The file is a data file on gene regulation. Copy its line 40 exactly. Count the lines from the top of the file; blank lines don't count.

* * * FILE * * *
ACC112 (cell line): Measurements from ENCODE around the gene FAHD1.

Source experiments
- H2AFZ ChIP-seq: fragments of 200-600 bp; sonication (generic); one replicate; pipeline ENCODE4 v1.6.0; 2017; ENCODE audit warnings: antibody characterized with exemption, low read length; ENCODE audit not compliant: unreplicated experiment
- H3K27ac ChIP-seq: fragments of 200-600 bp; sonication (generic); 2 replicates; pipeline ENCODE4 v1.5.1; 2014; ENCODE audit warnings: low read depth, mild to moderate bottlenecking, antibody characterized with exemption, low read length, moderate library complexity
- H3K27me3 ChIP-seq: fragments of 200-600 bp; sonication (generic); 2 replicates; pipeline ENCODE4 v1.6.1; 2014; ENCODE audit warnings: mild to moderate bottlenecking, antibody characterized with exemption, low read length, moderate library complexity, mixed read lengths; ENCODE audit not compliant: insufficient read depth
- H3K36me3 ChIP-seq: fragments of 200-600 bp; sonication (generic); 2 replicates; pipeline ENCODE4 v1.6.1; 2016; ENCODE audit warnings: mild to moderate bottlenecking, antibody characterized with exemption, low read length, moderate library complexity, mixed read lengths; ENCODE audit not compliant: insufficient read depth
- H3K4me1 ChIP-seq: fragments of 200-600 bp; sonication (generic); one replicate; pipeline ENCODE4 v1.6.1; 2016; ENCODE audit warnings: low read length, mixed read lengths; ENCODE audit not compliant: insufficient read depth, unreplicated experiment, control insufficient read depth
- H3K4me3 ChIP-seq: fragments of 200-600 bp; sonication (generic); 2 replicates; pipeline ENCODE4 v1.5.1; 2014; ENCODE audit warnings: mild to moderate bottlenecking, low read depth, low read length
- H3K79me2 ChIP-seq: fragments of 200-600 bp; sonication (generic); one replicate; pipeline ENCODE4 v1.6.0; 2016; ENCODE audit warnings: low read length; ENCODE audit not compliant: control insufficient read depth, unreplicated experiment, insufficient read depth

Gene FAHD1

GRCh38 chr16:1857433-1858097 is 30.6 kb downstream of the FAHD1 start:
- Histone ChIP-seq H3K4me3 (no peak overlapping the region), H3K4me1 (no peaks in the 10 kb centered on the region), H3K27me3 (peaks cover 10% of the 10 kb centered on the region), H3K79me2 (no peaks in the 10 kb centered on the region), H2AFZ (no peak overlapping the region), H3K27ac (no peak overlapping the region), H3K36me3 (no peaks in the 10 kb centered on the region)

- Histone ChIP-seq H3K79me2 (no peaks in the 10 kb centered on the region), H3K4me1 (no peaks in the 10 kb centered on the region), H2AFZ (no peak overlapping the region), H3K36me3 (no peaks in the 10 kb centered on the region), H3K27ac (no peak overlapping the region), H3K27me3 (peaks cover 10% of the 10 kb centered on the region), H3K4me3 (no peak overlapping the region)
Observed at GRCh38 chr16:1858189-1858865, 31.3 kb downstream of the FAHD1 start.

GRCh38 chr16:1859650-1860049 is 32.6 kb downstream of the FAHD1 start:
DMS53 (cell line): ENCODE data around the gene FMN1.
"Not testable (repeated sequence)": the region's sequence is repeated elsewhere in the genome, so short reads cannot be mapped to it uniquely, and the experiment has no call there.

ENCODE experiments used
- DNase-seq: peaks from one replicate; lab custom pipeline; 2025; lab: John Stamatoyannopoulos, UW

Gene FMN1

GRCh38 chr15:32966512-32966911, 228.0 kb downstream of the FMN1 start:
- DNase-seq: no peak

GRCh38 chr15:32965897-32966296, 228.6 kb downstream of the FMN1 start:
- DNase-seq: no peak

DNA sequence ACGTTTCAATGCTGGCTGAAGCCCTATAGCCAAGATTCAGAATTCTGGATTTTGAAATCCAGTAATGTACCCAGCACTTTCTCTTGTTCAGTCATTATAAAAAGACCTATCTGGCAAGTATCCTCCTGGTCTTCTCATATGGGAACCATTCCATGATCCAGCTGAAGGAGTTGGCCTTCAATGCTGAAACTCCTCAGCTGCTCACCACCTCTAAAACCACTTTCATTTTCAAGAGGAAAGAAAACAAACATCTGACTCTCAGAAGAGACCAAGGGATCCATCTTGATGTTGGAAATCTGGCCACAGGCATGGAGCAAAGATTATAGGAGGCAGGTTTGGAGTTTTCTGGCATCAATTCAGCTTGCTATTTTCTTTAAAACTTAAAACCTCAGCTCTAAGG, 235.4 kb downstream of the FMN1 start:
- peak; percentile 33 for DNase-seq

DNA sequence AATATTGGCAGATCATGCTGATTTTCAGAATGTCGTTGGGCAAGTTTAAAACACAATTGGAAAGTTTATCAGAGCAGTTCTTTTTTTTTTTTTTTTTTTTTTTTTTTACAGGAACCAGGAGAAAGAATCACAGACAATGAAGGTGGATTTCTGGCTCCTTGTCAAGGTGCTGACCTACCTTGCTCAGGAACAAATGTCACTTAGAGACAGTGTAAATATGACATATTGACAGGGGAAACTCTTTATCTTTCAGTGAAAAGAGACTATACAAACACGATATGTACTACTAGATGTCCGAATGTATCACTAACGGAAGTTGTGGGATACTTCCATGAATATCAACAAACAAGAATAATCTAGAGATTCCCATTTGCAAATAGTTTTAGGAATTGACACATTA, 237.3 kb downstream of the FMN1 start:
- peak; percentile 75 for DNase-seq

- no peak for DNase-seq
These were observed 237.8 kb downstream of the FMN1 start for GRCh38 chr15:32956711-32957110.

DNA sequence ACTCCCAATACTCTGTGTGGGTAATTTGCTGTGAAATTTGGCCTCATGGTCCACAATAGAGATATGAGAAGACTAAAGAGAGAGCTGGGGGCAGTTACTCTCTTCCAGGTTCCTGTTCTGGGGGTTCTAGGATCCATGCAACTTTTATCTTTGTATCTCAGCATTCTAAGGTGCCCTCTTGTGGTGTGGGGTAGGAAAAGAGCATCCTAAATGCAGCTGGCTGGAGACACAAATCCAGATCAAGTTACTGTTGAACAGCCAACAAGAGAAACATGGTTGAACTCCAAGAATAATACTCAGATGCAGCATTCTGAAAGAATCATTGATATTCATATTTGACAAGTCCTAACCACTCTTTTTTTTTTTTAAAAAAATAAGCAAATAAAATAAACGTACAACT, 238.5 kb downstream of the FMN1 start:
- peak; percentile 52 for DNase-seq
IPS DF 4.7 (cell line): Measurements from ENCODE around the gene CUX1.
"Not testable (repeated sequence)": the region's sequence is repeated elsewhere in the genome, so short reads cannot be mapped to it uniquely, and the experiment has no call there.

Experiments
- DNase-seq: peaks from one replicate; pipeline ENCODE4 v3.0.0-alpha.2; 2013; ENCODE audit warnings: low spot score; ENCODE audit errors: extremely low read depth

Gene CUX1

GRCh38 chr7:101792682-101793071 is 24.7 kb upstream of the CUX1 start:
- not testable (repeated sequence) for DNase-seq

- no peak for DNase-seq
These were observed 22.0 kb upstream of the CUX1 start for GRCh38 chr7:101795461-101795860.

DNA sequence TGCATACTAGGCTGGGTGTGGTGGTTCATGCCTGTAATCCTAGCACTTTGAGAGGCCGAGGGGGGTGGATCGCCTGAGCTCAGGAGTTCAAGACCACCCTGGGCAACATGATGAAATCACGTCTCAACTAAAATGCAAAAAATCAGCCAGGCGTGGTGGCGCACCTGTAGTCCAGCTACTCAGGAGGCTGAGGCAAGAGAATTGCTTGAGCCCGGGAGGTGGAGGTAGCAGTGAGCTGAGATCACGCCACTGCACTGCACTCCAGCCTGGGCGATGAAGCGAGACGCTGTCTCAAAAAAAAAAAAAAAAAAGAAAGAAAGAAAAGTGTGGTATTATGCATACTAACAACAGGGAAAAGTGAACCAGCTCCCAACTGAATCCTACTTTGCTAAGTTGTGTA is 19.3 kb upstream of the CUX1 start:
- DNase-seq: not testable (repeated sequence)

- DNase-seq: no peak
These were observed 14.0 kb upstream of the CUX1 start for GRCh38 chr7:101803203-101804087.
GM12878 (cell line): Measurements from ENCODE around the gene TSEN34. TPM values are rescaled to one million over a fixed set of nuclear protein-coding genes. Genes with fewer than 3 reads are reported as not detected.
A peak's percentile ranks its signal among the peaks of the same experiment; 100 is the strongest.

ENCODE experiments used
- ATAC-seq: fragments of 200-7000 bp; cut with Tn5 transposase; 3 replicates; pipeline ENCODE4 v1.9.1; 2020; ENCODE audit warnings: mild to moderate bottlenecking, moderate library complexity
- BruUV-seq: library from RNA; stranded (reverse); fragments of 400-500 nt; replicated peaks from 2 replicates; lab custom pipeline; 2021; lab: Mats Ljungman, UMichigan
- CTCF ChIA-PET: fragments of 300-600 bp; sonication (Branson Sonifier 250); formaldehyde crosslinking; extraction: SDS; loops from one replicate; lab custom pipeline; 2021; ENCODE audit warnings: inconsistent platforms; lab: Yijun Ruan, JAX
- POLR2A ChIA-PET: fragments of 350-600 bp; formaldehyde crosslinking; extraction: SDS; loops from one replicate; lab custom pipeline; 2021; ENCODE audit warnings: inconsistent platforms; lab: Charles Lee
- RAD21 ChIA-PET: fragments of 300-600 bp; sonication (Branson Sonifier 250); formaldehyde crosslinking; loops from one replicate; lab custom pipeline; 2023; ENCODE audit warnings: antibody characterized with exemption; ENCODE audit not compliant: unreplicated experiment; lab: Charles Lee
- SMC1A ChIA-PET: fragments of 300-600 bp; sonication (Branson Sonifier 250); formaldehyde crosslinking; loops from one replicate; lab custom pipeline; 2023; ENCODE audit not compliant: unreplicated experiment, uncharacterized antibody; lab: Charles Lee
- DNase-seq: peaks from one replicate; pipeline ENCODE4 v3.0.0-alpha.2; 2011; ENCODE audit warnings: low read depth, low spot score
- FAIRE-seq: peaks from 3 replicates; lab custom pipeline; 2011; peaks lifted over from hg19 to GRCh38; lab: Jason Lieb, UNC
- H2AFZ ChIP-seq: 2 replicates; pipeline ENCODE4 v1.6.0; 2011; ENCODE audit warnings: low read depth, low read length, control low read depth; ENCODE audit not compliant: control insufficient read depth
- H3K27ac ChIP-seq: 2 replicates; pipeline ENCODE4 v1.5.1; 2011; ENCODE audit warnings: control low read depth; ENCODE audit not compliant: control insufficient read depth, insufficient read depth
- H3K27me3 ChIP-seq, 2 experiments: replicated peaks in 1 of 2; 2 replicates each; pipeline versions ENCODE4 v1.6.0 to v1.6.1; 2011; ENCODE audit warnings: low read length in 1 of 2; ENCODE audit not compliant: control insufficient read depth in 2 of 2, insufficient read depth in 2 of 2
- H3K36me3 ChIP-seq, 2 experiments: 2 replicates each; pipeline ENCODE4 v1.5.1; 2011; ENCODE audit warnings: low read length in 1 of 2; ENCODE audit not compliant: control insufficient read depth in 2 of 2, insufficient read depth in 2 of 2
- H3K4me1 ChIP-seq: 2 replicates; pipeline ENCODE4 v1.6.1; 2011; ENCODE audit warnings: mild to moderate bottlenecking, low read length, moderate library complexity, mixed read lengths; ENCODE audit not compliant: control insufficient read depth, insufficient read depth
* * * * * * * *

- no peak for DNase-seq